John’s keeping on his toes teaching ballet as he nears 80th birthday
PUBLISHED: 11:45 12 January 2014
He may be approaching his 80th birthday this March and had both knees replaced, but dance teacher John Dowson has no plans to hang up his ballet shoes just yet.
Having had an illustrious career spanning more than six decades, including performing with London’s Pavinoff Ballet Company, Mr Dowson, of St Ives, now instructs the ballet stars of tomorrow in his classes at Houghton Memorial Hall.
Many of his former students have secured high-profile roles, inspired by his passion for ballet and teaching that has not waned with the years.
He says that his pupils, aged three to 18, keep his passion for ballet alive.
“About 50 of my pupils have ended up professional and hundreds have gone on to full-time training,” Mr Dowson told The Hunts Post. “I am not a normal ballet teacher, I want to carry on trying to find talent, nurture it and get it to a professional level.
“My class are phenomenal, they’re absolutely wonderful – I couldn’t walk away.”
His classes have not only propelled pupils into the profession but also his children. Antony, 50, is a former principle dancer at the Royal Ballet and is now a ballet master while daughter Belle, 42, was a dancer in West-End musicals including Cats and West Side Story.
She is now a professional singer performing with top musicians while daughter Sam, 43, is a set designer at the Orange Tree Theatre in Richmond.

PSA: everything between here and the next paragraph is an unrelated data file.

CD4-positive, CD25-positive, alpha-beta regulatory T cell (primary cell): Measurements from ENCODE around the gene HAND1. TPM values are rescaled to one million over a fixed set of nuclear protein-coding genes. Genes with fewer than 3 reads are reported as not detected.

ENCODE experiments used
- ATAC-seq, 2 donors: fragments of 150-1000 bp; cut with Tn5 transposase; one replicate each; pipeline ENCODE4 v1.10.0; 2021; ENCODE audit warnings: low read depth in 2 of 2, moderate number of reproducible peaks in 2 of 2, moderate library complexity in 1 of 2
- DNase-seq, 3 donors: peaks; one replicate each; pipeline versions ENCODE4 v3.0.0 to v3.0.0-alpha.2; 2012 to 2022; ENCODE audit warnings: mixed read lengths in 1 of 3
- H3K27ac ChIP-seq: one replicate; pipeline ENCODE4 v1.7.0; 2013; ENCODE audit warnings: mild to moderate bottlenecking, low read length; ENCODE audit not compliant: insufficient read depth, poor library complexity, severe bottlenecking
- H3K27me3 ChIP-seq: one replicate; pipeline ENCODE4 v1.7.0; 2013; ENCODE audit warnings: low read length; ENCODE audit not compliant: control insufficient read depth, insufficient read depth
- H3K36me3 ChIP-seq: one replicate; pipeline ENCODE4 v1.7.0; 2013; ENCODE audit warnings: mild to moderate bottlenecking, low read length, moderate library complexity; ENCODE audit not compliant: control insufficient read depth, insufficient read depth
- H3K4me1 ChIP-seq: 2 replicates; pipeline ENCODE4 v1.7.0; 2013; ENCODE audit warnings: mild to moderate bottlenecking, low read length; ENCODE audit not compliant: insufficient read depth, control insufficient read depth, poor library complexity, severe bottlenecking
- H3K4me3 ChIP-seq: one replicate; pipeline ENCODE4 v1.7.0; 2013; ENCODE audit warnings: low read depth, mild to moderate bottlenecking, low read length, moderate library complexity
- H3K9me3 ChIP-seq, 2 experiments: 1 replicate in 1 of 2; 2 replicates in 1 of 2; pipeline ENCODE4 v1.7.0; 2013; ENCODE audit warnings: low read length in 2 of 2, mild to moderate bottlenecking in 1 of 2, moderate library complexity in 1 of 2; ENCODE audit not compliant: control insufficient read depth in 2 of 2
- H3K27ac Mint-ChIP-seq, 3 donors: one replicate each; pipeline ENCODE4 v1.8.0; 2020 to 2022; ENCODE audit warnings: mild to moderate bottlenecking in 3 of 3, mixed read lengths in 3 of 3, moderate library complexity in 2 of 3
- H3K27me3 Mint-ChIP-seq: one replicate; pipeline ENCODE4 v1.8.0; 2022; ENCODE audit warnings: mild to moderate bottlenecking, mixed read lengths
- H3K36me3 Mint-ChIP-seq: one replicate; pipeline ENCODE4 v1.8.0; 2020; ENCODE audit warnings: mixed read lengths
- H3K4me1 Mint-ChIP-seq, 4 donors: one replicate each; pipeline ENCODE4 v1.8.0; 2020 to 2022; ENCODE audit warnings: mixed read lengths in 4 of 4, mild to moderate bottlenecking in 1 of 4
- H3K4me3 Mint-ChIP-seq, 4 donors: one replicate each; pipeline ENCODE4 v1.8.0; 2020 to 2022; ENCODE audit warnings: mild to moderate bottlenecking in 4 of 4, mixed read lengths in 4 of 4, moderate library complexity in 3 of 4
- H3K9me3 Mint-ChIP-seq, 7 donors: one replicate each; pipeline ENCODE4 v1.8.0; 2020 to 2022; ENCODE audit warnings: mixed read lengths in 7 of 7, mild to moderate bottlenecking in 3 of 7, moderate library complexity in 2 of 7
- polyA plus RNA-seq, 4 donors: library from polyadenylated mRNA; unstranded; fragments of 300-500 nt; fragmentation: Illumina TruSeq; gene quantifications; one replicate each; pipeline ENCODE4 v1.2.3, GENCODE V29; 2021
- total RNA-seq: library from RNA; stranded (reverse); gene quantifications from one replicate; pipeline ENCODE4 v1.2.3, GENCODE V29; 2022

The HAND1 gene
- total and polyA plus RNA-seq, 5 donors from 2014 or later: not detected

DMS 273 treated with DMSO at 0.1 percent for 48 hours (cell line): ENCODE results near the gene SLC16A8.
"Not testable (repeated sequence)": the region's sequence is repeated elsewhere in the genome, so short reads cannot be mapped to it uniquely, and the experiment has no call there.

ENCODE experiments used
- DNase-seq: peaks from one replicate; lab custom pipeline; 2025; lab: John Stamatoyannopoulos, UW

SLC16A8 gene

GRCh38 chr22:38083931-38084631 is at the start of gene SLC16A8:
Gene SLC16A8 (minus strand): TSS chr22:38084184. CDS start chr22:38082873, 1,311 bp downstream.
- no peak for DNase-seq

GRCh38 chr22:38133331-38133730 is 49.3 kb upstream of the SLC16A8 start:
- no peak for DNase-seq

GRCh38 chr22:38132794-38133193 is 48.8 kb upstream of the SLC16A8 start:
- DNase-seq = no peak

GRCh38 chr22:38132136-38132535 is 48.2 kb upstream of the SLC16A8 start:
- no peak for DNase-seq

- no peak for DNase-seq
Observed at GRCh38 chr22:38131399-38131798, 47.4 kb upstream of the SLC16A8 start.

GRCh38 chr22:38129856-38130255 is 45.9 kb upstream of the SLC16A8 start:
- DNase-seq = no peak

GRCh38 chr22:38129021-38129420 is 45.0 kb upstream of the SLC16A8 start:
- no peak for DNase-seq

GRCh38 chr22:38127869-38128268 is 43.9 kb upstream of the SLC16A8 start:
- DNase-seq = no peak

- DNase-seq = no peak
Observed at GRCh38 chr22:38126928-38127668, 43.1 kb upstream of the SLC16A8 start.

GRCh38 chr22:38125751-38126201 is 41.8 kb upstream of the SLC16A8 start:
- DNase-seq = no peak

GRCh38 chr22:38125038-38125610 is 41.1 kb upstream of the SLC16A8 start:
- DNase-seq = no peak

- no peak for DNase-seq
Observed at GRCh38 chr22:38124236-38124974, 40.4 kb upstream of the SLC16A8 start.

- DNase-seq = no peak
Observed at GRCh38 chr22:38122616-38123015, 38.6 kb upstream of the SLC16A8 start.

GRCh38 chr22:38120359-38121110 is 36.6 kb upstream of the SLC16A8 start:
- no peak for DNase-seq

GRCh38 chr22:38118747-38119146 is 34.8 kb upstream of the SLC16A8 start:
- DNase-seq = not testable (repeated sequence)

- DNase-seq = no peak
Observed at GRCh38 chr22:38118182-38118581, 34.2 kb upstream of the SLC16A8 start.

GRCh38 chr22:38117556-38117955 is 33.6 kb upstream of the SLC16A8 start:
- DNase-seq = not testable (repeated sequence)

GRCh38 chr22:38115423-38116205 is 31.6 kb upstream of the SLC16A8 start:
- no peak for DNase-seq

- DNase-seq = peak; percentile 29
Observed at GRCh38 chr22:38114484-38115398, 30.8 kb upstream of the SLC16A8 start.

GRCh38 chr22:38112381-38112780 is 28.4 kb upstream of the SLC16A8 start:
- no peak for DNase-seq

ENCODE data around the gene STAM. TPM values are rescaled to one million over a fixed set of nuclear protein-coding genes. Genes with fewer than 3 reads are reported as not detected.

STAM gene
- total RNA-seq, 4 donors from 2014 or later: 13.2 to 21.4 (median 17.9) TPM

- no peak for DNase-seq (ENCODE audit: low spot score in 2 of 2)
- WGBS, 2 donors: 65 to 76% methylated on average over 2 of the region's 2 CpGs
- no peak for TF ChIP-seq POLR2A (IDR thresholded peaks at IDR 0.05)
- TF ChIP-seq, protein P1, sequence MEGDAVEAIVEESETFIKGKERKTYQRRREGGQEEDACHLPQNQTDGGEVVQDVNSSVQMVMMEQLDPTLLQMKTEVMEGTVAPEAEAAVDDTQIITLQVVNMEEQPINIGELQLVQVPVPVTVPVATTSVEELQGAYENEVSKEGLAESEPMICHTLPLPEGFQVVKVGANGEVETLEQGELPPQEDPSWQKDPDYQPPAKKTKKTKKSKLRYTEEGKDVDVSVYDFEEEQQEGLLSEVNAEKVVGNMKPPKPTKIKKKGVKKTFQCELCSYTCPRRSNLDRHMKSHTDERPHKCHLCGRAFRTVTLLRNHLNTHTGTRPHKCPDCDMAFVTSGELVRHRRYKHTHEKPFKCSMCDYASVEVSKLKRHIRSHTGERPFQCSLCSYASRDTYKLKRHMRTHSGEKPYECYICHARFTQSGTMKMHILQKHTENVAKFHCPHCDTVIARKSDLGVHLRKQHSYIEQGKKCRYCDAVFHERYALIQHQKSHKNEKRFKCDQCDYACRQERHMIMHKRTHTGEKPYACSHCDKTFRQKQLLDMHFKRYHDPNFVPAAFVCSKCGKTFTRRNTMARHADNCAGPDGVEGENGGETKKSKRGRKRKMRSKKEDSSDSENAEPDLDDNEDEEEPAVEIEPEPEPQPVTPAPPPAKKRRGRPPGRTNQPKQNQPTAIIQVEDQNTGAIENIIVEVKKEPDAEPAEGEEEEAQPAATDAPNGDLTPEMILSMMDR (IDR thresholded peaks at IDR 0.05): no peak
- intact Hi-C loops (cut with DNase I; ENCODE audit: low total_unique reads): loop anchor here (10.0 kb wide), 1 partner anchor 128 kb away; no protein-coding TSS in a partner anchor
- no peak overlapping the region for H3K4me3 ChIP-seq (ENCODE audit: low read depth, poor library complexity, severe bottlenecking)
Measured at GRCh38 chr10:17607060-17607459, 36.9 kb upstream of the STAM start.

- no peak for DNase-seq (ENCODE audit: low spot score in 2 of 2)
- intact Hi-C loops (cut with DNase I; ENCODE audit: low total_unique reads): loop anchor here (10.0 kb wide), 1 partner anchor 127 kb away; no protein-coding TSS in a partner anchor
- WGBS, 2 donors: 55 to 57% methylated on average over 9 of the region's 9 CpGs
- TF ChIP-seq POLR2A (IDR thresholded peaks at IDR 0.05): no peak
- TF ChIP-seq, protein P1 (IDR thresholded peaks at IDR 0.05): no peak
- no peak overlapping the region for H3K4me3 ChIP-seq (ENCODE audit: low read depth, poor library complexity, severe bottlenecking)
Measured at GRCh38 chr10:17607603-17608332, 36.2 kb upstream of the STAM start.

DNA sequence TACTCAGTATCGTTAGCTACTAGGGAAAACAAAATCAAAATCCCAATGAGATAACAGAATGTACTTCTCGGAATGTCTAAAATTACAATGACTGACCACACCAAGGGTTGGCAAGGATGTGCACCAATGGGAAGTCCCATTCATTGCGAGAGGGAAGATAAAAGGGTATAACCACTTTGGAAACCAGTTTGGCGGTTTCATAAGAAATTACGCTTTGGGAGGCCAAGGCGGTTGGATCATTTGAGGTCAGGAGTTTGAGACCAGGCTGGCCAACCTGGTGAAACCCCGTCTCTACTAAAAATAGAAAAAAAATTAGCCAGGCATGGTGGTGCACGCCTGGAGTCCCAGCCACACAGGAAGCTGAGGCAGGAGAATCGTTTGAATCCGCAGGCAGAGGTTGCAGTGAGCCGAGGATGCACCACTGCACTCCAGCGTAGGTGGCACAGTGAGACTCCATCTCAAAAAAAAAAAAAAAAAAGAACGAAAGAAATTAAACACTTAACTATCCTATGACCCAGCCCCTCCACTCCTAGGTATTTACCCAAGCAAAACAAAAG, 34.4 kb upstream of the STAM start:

Other success stories include 20-year-old Sarah Monkman, now with the Sarasota Ballet in Florida, and Nicky Simpson who became a principle dancer with the Northern Ballet in Leeds.
Mr Dowson said he began ballet by chance, aged nine.
He had started taking his five-year-old sister Anne to classes in order to correct a problem with her feet.
While he initially watched from the sidelines, the dance teacher soon encouraged him to join in.
Before long, he discovered his flair for ballet and by the age of 14 had progressed enough to be sent to a new ballet mistress who helped him to hone his skills.
However, his big break did not come until two years later.
“I was just coming up to my 16th birthday when she decided to send me along to an audition for experience.
“There were about three times as many girls there as boys.
“That was when I got in to the Pavinoff Ballet Company.”
He spent two years touring with the company but duty called when he turned 18 and Mr Dowson put his dancing days aside to undertake military service, spending time stationed at RAF Brampton.
“When I was due to come out of the forces I saw an audition for a musical show in London at The Palace Theatre.
“I was at Brampton then and I went in uniform on to the A1 where I hitched a lift with a man who took me there.”
He persuaded the attendant at the stage door to get him an audition and was then offered a contract in Zip Goes A Million, which starred George Formby.
This was followed by performances in a succession of musicals before he was offered a post with a small ballet company called The Masque – it was there he met his late wife Doreen.
He needed a “small, good dancer” as a partner and it was not long before romance blossomed.
“When you do an emotional ballet you get quite involved with your partner – she was gorgeous and a fantastic dancer,” he said.
The couple retired from ballet, married and had seven children together. They relocated to Hartford when Mr Dowson was 32.
Mrs Dowson began the dance school and he took over when she became ill. She passed away from cancer 11 years ago.
The school has had a number of homes since its was formed – including Hartford and St Ives – but while the surroundings may change, the inspiration is a constant.